Jean Shepard knows a thing or two about country music; after all, in addition to her numerous singles and albums, she's been a part of the Grand Ole Opry for 60 years. But the singer isn't happy with today's country music, and she's not afraid to say so.

“I’m very adamant about how I feel about country music. And I don’t care who knows it, I’ll tell the world. Country music today is not the country music of yesterday," Shepard, the longest-tenured member of the Opry's current cast, tells the Tennessean. "It’s a lot more important than that. Candy-coated country don’t make it. They candy coat it and try to be something they ain’t. Well, it ain’t gonna work, my friend.”

The country icon is 81 years old and not interested in mincing words -- especially on a subject about which she's extremely passionate.

“It’s a good fight for a good cause, and I mean that with all my heart,” Shepard continues. “Today’s country is not country, and I’m very adamant about that. I’ll tell anybody who’ll listen, and some of those who don’t want to listen, I’ll tell them anyway ... Country music today isn’t genuine.”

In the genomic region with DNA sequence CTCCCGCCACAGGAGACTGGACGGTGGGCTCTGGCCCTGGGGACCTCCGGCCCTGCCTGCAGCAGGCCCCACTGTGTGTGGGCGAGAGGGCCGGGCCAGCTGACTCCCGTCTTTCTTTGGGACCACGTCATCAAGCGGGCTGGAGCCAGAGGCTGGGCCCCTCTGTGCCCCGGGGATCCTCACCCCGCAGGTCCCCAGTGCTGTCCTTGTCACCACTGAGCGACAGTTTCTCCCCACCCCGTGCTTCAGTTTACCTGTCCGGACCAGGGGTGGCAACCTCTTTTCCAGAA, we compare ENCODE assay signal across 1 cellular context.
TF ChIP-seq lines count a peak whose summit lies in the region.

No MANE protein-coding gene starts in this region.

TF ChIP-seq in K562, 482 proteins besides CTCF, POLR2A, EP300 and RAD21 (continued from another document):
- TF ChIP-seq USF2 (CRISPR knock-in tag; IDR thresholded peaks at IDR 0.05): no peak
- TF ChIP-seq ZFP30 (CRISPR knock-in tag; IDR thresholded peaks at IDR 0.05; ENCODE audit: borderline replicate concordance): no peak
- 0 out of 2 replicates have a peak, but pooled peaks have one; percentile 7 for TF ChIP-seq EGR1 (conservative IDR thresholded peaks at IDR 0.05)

With a total of 24 studio albums and more than 70 singles to her name, Shepard's got quite the legacy in the industry. She's been a member of the Grand Old Opry since Nov. 21, 1955, and was a 2011 inductee into the Country Music Hall of Fame. Shepard hasn't performed at the Opry in almost a year, due to health issues, but on Nov. 21, the 60th anniversary of her induction, the hallowed organization will celebrate her.

“Sixty years ago, I loved what the Grand Ole Opry stood for,” she says. “I still love what it stands for, but not quite so much. Isn’t it terrible being so truthful?”

The "A Dear John Letter" hitmaker adds, "I’m truly thinking about retiring in a couple months. It’s been the hardest decision I’ve ever made, to think about walking away from something I love so much.”

Shepard released an autobiography in 2014, Down Through the Years, which detailed her personal and professional life throughout the "golden age of country music."